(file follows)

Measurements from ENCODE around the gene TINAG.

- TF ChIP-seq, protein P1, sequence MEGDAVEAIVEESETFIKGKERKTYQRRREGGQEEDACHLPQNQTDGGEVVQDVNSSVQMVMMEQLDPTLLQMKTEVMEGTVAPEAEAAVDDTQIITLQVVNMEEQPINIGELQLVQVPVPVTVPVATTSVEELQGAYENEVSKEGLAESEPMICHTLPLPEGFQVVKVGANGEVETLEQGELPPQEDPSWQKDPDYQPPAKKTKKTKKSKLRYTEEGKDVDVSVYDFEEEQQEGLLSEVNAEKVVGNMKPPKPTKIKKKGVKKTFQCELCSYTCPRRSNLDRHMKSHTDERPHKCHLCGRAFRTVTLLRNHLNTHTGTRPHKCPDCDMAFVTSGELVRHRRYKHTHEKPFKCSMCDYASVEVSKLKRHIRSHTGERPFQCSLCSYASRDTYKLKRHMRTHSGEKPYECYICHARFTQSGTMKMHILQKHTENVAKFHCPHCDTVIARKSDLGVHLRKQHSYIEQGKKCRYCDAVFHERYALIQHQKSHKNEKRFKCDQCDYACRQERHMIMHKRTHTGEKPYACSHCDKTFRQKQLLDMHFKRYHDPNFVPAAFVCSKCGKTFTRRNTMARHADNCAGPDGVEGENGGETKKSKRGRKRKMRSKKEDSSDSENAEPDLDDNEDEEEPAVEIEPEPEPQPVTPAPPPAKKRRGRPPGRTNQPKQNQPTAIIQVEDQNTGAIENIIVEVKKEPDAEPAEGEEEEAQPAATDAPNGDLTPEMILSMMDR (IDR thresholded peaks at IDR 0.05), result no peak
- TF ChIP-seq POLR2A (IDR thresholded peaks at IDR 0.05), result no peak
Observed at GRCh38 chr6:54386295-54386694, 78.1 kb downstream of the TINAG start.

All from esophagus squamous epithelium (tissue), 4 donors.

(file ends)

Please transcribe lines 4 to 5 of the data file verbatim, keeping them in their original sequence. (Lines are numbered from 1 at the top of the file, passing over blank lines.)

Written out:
Observed at GRCh38 chr6:54386295-54386694, 78.1 kb downstream of the TINAG start.

All from esophagus squamous epithelium (tissue), 4 donors.